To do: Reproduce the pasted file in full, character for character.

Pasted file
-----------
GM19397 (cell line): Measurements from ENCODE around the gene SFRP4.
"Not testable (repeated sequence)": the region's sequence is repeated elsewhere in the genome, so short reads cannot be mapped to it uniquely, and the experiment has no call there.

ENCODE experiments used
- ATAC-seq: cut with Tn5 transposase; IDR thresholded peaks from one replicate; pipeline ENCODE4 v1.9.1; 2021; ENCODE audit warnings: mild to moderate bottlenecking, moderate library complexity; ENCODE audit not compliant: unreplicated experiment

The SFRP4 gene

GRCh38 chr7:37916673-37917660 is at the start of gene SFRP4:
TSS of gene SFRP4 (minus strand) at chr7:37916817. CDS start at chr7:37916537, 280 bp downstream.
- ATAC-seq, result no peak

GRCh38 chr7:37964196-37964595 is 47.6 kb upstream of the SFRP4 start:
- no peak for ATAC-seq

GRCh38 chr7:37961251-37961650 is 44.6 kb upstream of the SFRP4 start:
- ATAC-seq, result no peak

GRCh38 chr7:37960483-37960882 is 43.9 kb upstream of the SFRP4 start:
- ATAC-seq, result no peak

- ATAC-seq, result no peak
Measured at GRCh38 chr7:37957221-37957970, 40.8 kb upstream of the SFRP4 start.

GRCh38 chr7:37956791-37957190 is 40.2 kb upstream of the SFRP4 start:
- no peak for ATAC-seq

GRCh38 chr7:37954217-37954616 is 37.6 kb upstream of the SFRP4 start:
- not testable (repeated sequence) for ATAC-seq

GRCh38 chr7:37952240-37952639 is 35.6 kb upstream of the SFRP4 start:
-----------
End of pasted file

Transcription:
GM19397 (cell line): Measurements from ENCODE around the gene SFRP4.
"Not testable (repeated sequence)": the region's sequence is repeated elsewhere in the genome, so short reads cannot be mapped to it uniquely, and the experiment has no call there.

ENCODE experiments used
- ATAC-seq: cut with Tn5 transposase; IDR thresholded peaks from one replicate; pipeline ENCODE4 v1.9.1; 2021; ENCODE audit warnings: mild to moderate bottlenecking, moderate library complexity; ENCODE audit not compliant: unreplicated experiment

The SFRP4 gene

GRCh38 chr7:37916673-37917660 is at the start of gene SFRP4:
TSS of gene SFRP4 (minus strand) at chr7:37916817. CDS start at chr7:37916537, 280 bp downstream.
- ATAC-seq, result no peak

GRCh38 chr7:37964196-37964595 is 47.6 kb upstream of the SFRP4 start:
- no peak for ATAC-seq

GRCh38 chr7:37961251-37961650 is 44.6 kb upstream of the SFRP4 start:
- ATAC-seq, result no peak

GRCh38 chr7:37960483-37960882 is 43.9 kb upstream of the SFRP4 start:
- ATAC-seq, result no peak

- ATAC-seq, result no peak
Measured at GRCh38 chr7:37957221-37957970, 40.8 kb upstream of the SFRP4 start.

GRCh38 chr7:37956791-37957190 is 40.2 kb upstream of the SFRP4 start:
- no peak for ATAC-seq

GRCh38 chr7:37954217-37954616 is 37.6 kb upstream of the SFRP4 start:
- not testable (repeated sequence) for ATAC-seq

GRCh38 chr7:37952240-37952639 is 35.6 kb upstream of the SFRP4 start: